BERLIN (Reuters) - Germany's lower house of parliament approved a controversial cut in state pension contributions on Thursday, a move that could deliver economic stimulus of more than 6 billion euros annually.
With one year to go until Germany holds a federal election, Chancellor Angela Merkel's government is considering a raft of measures to ease the burden on taxpayers, a luxury it can afford because of booming tax revenues and still-robust growth.
But opposition parties have dismissed the steps as irresponsible pre-election gifts that Germany's ageing population cannot afford.
The Bundestag also agreed to raise the amount employees can earn in low-income, state-subsidized so-called "mini-jobs", by 50 euros to 450 euros. That step is likely to cost the state another 300 million euros a year.
Both measures have yet to pass through the Bundesrat upper house of parliament, where Merkel's coalition no longer has a majority and which earlier this year blocked a government plan to provide 6 billion euros of tax relief.
Even as its euro zone peers struggle with austerity measures and rising joblessness, Germany has seen unemployment drop to its lowest rate since reunification and wages rise, enabling it to reduce its debt more quickly than expected.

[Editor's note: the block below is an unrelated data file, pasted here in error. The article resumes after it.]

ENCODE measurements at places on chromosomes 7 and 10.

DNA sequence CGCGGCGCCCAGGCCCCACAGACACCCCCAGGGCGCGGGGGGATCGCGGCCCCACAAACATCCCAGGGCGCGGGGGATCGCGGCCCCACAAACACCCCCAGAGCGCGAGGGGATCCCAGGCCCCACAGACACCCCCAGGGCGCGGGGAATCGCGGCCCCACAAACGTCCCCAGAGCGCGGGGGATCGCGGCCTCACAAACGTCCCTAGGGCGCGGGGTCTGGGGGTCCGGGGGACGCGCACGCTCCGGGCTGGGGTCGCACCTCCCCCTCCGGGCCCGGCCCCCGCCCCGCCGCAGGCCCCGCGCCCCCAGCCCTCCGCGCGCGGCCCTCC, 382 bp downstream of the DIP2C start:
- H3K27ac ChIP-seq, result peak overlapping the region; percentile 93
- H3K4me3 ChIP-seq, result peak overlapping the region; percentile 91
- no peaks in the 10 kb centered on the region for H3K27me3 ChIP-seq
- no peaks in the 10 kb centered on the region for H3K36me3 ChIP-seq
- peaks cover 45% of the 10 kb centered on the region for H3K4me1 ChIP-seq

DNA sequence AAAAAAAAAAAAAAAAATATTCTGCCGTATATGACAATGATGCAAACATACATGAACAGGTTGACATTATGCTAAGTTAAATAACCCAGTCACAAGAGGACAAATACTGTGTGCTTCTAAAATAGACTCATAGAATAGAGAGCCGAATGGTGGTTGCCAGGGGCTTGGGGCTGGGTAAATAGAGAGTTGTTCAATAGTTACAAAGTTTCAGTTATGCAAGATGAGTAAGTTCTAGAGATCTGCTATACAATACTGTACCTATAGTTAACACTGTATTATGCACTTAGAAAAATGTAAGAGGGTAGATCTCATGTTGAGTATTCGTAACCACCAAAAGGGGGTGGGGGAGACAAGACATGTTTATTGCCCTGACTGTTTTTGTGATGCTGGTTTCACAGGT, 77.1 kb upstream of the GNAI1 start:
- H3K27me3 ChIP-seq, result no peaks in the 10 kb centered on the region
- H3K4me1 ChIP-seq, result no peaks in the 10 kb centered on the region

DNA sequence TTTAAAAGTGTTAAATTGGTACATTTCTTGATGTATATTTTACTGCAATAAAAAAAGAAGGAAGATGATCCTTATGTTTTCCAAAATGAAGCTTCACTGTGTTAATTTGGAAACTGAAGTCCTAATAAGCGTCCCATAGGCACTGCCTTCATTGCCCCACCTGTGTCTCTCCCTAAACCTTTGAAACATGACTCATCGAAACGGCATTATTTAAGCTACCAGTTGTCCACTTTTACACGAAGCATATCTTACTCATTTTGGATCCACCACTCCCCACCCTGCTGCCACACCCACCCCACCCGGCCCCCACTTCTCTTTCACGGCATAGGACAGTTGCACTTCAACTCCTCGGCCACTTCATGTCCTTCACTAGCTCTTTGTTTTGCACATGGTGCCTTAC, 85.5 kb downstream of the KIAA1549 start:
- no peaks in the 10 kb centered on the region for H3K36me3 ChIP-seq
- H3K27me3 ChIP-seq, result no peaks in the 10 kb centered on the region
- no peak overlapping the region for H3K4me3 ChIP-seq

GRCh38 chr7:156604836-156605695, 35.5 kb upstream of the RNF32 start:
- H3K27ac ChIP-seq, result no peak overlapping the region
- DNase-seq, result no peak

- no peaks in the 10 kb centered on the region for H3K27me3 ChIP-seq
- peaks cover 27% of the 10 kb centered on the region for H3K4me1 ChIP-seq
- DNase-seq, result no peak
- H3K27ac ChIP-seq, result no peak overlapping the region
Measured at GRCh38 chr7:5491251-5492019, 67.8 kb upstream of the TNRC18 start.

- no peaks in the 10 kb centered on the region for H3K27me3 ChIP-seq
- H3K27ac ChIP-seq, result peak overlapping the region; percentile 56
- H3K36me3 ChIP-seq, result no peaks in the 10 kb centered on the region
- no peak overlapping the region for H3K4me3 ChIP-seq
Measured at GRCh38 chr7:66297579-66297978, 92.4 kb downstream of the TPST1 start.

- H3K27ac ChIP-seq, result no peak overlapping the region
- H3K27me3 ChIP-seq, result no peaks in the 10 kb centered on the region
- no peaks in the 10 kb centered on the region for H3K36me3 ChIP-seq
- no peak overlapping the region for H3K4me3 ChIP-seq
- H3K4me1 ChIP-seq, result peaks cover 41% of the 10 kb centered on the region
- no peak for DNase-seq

Leaders worldwide have called upon Germany to do more to stimulate its own economy and thereby that of the euro zone, but Berlin has been cautious about undertaking any large tax cuts, a step that many Germans see as irresponsible in the light of the debt crisis.
Nonetheless, Merkel has a federal election to fight in 2013, and her government has taken small steps to stimulate the economy. One of these is the plan, passed by the Bundestag on Thursday, to cut contributions to the state pension scheme to 18.9 percent from 19.6 percent.
(Reporting by Holger Hansen and Thorsten Severin, Writing By Sarah Marsh; Editing by Noah Barkin)
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